Members of the press are welcome to attend Stimson Center events. In the uncommon case where space for press is limited, we may credential those attending. Please RSVP to ensure you have a spot.
Armed drones continue to proliferate, and States remain largely silent on their legal justifications guiding targeted drone strikes. Without bold leadership and multilateral collaboration, the global community remains at risk of unchecked proliferation and irresponsible use and export of drones.
In this webinar, experts will discuss current trends, initiatives, and opportunities that could be undertaken in a multilateral and collaborative process to build meaningful standards on the proliferation and use of armed drones.
Changing regional dynamics and new realities in Philippine domestic politics over the past four years have posed challenges to policy makers in both Washington and Manila.
Duterte previously declared his intention to abrogate the Visiting Forces Agreement that authorized US military personnel to train with the Armed Forces of the Philippines and a key element of the bilateral security relationship. Termination has now been suspended, and last month during his UNGA speech Duterte articulated a more forceful defense of the Philippine position on the South China Sea dispute.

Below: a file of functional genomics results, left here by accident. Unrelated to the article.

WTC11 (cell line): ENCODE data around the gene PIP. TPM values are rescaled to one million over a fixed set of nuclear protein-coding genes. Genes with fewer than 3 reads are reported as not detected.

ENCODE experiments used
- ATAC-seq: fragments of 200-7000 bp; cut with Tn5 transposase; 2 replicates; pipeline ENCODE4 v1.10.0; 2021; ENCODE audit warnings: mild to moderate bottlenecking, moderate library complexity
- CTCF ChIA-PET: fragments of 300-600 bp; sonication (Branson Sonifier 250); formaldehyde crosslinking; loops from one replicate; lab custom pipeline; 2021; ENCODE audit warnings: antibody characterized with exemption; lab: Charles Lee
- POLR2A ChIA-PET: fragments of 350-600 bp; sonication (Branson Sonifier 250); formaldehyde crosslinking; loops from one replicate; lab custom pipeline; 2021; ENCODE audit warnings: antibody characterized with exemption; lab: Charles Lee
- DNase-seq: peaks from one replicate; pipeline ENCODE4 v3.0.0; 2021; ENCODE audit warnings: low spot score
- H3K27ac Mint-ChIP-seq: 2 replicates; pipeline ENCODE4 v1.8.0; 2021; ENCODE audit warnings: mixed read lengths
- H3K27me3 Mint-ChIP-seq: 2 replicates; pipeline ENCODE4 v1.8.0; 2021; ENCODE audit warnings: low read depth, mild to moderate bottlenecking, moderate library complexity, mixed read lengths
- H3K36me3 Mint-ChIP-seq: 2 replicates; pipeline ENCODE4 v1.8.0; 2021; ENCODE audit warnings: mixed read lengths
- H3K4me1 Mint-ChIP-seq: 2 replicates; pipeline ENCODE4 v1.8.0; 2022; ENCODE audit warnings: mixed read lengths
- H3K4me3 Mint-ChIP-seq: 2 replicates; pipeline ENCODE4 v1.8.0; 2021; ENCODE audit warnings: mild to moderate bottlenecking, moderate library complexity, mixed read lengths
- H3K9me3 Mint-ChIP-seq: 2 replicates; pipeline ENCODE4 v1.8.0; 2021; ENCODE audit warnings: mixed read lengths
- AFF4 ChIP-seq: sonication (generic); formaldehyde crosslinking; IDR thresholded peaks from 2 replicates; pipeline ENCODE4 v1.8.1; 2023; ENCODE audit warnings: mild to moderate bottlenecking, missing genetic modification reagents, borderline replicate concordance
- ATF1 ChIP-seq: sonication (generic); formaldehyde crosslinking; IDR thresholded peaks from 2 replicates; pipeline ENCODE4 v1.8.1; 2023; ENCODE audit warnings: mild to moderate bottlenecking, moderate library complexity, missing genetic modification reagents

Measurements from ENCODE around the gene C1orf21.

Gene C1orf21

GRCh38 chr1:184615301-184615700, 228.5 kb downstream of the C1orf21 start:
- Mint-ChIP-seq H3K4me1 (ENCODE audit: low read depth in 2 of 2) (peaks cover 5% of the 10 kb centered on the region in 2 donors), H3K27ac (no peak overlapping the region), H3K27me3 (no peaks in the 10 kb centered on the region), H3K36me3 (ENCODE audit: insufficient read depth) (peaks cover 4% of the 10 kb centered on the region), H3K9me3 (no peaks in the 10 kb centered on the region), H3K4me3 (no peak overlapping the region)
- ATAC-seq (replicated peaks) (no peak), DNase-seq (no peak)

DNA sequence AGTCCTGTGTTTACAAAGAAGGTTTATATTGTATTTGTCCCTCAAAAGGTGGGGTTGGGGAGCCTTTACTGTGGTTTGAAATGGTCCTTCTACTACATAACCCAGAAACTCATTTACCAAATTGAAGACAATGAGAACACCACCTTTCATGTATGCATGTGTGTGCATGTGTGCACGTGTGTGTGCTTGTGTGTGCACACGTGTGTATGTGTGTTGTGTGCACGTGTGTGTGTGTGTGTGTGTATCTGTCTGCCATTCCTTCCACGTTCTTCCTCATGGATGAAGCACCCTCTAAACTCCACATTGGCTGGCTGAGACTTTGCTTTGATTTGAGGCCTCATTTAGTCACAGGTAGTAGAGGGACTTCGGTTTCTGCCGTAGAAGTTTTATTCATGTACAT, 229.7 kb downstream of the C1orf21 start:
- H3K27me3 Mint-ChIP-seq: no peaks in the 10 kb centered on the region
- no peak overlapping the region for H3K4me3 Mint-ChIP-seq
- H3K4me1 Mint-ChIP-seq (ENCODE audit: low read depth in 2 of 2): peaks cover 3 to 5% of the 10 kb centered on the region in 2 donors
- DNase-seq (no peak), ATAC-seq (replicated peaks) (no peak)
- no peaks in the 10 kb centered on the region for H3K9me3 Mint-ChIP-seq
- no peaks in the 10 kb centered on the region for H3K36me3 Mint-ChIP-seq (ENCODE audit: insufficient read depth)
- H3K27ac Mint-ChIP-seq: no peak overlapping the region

With less than two years left in his term, where is President Duterte taking Philippine policy? Are we seeing hints of “rebalance” in Duterte’s “equi-balanced” foreign policy approach toward the U.S., China, and other major players? What is the U.S. strategy to sustain its relationship with the Philippines?
This event is co-hosted with the US – Philippines Society.
Join us for the launch of Abraham M. Denmark’s new book “U.S. Strategy in the Asian Century: Empowering Allies and Partners.”
The United States must adapt its approach to the Indo-Pacific region as competition with China intensifies. Stimson’s Japan Program sits down with Abraham M. Denmark to discuss how the United States can better work with its regional partners to build a sustainable strategy.
China is at once a vital economic partner to ASEAN countries and a potentially threatening and much larger neighbor. For China, the region to its south occupies important strategic space. How can these states keep their relations balanced and centered in turbulent times? Join us for the first Southeast Asia Forum virtual luncheon on October 14 for a discussion with Yun Sun, Marvin Ott, and Bill Wise.
International arms sales represent an enduring and prominent feature of U.S. foreign policy. Yet arms transfers come with inherent risks, and too often U.S. weapons contribute to global tensions, human rights violations, and civilian harm.
In recent years, Congress has relinquished its oversight responsibilities over who receives U.S. weapons and how they are used, often to devastating results. Join CIVIC and the Stimson Center for the launch of a new report on the ways in which Congress can reassert its oversight role and ensure that arms transfers better reflect American values and promote long-term U.S. interests.